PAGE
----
The Next Generation (TNG) Season 5 Guest Reviews
Stardate 45122.3: Riker and an away team witness an attack of the crystalline entity that wipes out the vegetation of a whole planet and kills several people, including Riker's acquaintance Carmen Davila. Dr. Kila Marr, whose son was once killed by the crystalline entity when Lore lured it to Omicron Theta, comes aboard the Enterprise. She is very hostile towards Data, until she learns that he has the memories of all killed settlers and is even able to imitate her son's voice. When the Enterprise encounters the entity, Marr takes revenge by destroying it with a graviton pulse that was supposed to be a means of communication.
I've tried to watch this many a time. I really have. I swear I've seen the first twenty minutes of this episode about five times, and then I fall asleep. I then wake up just after Dr. Marr destroys the entity, to see her being escorted off the bridge looking sad.
My conclusion? This is a VERY BORING EPISODE. After the rather thrilling start with people being vaporised by the entity, the episode crawls to a near halt for thirty minutes. Then, after everyone's gotten bored, there's a one minute finale that I saw coming since Dr. Marr started acting hostile towards Data and went on her speel about how her son died.
This raises the question of how stupid the security measures of Starfleet ships are, in any case. Why, even after Picard even noted that her discomfort could affect her judgment, was she allowed to carry out the procedure? And how can someone like her simply "lock out" the controls to a major system of the ship?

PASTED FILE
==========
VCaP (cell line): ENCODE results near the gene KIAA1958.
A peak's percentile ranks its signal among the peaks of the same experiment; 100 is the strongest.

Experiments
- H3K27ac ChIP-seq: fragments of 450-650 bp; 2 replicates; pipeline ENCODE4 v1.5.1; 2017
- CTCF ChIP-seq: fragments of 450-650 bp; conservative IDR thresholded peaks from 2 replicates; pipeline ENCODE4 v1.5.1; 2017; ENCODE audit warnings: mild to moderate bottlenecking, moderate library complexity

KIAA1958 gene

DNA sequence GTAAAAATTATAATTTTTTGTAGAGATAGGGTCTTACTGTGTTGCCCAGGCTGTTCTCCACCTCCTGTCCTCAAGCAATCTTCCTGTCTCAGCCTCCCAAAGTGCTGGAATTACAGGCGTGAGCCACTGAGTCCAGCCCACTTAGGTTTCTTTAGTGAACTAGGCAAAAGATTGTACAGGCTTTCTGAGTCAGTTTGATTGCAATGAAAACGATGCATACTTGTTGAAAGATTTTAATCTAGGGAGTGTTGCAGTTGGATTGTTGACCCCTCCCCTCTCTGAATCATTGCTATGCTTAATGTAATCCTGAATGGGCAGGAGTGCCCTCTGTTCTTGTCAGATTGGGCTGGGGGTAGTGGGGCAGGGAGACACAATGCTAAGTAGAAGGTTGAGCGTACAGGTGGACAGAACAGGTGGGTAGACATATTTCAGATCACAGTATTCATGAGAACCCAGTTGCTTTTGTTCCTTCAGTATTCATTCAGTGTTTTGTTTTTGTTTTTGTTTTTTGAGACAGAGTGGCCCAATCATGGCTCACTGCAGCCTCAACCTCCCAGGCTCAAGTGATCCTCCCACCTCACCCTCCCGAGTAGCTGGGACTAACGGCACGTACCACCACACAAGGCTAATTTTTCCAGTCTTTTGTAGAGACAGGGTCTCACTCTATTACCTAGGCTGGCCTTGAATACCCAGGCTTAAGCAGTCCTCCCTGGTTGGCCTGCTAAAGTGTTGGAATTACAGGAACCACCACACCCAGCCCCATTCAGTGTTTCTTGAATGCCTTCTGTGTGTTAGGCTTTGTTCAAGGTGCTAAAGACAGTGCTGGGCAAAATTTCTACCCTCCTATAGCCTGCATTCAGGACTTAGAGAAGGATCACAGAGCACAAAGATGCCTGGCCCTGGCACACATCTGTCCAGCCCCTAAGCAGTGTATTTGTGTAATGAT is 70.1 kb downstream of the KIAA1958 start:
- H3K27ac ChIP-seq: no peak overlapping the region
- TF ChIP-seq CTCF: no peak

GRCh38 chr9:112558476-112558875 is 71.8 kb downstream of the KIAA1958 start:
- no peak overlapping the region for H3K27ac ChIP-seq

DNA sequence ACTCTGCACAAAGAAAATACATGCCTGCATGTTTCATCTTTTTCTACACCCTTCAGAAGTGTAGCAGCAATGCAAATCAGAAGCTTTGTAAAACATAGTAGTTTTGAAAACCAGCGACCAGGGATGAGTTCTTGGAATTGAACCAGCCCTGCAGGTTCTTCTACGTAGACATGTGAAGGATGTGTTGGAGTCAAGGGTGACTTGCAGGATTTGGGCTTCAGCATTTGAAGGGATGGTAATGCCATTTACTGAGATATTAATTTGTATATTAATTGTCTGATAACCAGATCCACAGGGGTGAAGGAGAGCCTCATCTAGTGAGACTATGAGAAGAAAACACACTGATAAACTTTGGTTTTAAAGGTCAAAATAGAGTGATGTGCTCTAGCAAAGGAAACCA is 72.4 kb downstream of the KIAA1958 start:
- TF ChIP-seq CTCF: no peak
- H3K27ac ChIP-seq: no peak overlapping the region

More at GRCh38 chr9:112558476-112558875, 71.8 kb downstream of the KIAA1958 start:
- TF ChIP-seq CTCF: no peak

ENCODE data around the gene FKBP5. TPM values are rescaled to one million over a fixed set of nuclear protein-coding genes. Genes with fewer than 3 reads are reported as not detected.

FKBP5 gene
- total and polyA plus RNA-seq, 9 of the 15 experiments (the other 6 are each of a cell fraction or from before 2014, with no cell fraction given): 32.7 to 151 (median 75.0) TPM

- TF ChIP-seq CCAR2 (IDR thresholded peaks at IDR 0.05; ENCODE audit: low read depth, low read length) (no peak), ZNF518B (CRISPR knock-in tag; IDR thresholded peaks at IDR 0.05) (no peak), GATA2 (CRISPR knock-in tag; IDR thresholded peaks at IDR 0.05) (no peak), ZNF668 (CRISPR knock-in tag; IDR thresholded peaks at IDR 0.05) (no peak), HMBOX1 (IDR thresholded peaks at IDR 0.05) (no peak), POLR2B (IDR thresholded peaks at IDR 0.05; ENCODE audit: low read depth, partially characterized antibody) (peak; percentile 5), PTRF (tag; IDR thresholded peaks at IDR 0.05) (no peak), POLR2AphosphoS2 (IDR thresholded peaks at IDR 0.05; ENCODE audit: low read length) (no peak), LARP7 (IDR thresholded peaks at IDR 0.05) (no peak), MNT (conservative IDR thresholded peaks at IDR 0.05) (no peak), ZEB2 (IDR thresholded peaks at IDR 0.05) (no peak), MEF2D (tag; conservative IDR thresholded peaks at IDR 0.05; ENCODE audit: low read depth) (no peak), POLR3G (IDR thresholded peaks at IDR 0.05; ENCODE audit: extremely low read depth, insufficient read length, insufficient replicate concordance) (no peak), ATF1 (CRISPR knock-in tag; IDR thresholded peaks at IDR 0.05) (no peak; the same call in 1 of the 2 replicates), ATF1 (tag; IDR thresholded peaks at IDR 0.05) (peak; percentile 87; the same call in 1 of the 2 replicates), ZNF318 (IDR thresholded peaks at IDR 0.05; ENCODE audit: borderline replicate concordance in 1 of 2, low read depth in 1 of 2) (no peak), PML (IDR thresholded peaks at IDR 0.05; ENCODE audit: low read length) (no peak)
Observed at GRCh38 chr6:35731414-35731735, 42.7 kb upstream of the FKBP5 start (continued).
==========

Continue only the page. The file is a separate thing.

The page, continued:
Frankly, I'm glad I fell asleep every time I watched this. It was probably the boring actress they got to play the doctor. I can't stand her.
- Remarkable scene: Dr. Marr is seen holding her tricorder upside down in one scene in the caves.
Rating: 0 (Hon. David Kulessa)
Stardate 45208.2: Synopsis in main TNG listing
"The Game" was the first episode aired after Gene Roddenberry's death and is in many ways predicts the way later Star Trek will go. It is crude, with an rather poorly thought out idea--a game that gives pleasure (of a sexual nature, of course) that is addictive and used as a controlling device?--that should not have been seen on a Star Trek episode.
Still, it was saved from being entirely pointless by Wil Wheaton's acting as Wesley Crusher. As always Wil Wheaton does an excellent job and makes the episode almost worth watching for this alone.
And yet, the episode should have been turned down rather than being approved for filming. It is one of the many, many pieces of evidence showing Brannon Braga's complete inability to write anything that is truly Star Trek in nature, and was only saved from being completely stupid by Susan Sackett and Fred Bronson.
- Remarkable quote: "Would you like me to leave the two of you alone?" -Riker to Troi as she eats her chocolate sundae.
Rating: 2 (Matthew Carpenter)
Stardate 45208.2: Synopsis in main TNG listing